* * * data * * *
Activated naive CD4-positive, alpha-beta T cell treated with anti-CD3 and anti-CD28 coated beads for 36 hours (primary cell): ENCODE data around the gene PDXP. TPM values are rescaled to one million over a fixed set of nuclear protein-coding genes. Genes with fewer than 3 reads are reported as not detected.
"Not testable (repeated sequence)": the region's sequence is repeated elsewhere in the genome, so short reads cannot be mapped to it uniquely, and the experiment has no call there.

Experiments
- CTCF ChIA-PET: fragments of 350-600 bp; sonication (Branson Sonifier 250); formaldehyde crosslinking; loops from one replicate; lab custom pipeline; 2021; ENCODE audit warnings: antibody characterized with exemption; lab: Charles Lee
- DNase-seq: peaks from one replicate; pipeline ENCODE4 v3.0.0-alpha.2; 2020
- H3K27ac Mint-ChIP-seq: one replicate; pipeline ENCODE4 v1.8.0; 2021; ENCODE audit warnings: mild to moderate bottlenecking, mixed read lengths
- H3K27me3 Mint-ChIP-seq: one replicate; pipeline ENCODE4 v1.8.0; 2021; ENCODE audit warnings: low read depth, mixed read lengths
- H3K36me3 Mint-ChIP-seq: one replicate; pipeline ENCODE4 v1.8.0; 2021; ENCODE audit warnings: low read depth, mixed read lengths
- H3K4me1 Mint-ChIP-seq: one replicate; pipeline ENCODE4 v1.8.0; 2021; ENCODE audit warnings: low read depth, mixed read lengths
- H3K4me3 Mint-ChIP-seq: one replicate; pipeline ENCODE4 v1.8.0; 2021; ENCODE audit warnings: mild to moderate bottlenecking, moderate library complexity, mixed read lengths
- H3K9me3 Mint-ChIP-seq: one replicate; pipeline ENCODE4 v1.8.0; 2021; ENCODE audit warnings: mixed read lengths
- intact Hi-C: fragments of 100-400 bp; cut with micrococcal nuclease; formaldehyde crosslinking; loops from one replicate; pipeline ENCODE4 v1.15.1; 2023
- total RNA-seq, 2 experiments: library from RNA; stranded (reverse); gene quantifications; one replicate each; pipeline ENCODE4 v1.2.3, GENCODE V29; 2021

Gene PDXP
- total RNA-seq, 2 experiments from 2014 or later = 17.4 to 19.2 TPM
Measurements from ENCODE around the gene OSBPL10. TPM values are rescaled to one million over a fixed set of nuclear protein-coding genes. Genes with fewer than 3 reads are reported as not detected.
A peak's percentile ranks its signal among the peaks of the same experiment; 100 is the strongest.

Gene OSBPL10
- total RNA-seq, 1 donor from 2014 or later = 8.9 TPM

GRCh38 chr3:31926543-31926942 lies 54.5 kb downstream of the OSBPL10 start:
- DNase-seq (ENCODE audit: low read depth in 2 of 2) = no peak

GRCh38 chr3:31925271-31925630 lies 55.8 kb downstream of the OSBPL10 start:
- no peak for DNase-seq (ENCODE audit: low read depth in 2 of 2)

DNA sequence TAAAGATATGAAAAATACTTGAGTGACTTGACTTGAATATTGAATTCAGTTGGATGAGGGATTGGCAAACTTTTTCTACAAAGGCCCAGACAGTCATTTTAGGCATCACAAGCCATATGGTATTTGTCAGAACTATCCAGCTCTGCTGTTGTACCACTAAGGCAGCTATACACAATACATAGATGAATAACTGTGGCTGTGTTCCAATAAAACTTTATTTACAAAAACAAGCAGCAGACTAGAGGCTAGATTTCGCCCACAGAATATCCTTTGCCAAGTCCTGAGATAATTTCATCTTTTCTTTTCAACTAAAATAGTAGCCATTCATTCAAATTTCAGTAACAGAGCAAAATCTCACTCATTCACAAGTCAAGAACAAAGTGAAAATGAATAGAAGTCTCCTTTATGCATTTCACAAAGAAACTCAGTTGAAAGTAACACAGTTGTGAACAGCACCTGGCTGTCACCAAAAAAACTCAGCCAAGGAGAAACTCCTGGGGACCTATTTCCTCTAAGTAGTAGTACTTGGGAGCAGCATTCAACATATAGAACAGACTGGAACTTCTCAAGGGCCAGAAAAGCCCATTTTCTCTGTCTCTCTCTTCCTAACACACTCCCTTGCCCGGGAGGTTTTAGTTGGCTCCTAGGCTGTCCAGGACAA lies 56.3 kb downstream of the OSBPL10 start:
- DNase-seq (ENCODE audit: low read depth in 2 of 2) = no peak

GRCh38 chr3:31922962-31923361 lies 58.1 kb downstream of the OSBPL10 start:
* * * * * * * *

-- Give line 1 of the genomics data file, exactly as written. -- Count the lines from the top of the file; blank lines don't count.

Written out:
Activated naive CD4-positive, alpha-beta T cell treated with anti-CD3 and anti-CD28 coated beads for 36 hours (primary cell): ENCODE data around the gene PDXP. TPM values are rescaled to one million over a fixed set of nuclear protein-coding genes. Genes with fewer than 3 reads are reported as not detected.